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Nintendo gets hit with another Joy-Con lawsuit

"This defect significantly interferes with gameplay and thus compromises the Witch and Joy-Con controller's core functionality"

Nintendo gets hit with another Joy-Con lawsuit

Nintendo has been faced with yet another lawsuit in regards to its Switch Joy-Cons.

As detailed in court documents, the new case has been filed in Seattle, Washington. On this occasion, the plaintiff is through a minor and his guardian.

As with other lawsuits, the pair have claimed that Nintendo's controllers are "defective," as characters and gameplay continue to move on screen without the use of a player.

"This defect significantly interferes with gameplay and thus compromises the Witch and Joy-Con controller's core functionality," reads the lawsuit.

Technical advice

Moreover, the plaintiff and his guardian sought the help of a technology expert who assessed the gamepad, who determined that the issue stems from "extensive wear on the pads surface."

"As the steel brushes inside of the joystick move back and forth, they rub away the soft carbon material that makes up the pad, which changes its electrical resistance and leads to the drifting phenomenon.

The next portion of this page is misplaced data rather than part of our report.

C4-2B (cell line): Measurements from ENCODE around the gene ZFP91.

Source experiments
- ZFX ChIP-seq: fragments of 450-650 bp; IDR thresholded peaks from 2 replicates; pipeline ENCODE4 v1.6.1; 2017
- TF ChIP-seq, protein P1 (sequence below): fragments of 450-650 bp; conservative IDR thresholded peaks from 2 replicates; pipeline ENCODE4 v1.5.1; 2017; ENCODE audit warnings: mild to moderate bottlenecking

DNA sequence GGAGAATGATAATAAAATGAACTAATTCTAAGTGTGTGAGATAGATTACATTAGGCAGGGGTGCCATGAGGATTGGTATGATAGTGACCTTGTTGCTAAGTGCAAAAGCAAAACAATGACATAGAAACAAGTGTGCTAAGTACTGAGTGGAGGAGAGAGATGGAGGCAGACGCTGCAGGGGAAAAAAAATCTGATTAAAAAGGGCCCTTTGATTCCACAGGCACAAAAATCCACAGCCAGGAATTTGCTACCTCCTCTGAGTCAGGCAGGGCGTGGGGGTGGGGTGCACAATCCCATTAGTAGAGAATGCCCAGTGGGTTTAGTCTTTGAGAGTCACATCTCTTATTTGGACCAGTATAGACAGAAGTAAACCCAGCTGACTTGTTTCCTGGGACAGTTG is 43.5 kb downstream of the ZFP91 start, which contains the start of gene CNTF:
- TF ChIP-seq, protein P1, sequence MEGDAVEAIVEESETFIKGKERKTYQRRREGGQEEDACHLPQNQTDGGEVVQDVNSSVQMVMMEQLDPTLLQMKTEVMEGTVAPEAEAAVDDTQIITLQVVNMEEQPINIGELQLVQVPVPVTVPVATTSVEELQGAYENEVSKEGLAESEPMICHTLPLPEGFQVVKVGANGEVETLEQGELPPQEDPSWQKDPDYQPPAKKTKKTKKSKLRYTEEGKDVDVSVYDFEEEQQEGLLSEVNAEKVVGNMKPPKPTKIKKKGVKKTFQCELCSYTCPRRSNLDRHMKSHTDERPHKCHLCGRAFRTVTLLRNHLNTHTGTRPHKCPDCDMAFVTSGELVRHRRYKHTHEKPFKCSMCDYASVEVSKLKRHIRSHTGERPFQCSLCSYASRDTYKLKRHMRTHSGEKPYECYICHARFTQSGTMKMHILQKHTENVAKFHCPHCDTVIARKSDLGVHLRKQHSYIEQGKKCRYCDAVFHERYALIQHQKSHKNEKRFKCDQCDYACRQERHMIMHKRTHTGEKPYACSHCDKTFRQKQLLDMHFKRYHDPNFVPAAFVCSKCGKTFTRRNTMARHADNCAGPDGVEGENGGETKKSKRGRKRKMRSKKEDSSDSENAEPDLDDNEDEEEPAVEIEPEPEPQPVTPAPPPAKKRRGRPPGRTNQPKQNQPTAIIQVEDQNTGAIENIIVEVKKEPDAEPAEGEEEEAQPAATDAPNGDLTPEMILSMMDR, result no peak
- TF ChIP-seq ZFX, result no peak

"The difference in surface hardness between the steel brush and the carbon pad results in excessive wear debris that collects on the steel brush tips. This transferred debris exacerbates the wear of the pad."

Another case

Initially, Nintendo was hit with a class-action lawsuit back in 2019 in regards to Joy-Con drift. However, last month, a mother and son duo became the latest issue to take a legal issue with the Japanese games giant's product.

In October, Nintendo was said to have claimed that the Joy-Con drift issues are not "a real problem."

In the new lawsuit, it was claimed that Nintendo is more than aware of the issues faced by its gamepad.

"Notwithstanding its knowledge of the defect, Nintendo has failed to disclose this information to consumers and routinely refuses to repair the joysticks without charge when the drift defect manifests," reads the suit.

"Furthermore, when it does attempt to repair (or replace) the Joy-Cons, it has been unable to successfully eliminate the defect or prevent it from re-manifesting."


Staff Writer

Kayleigh is the Staff Writer for PocketGamer.biz. Besides PGbiz and PCGI she has written as a list writer for Game Rant, rambling about any and all things games related. You can also find her on Twitter talking utter nonsense.

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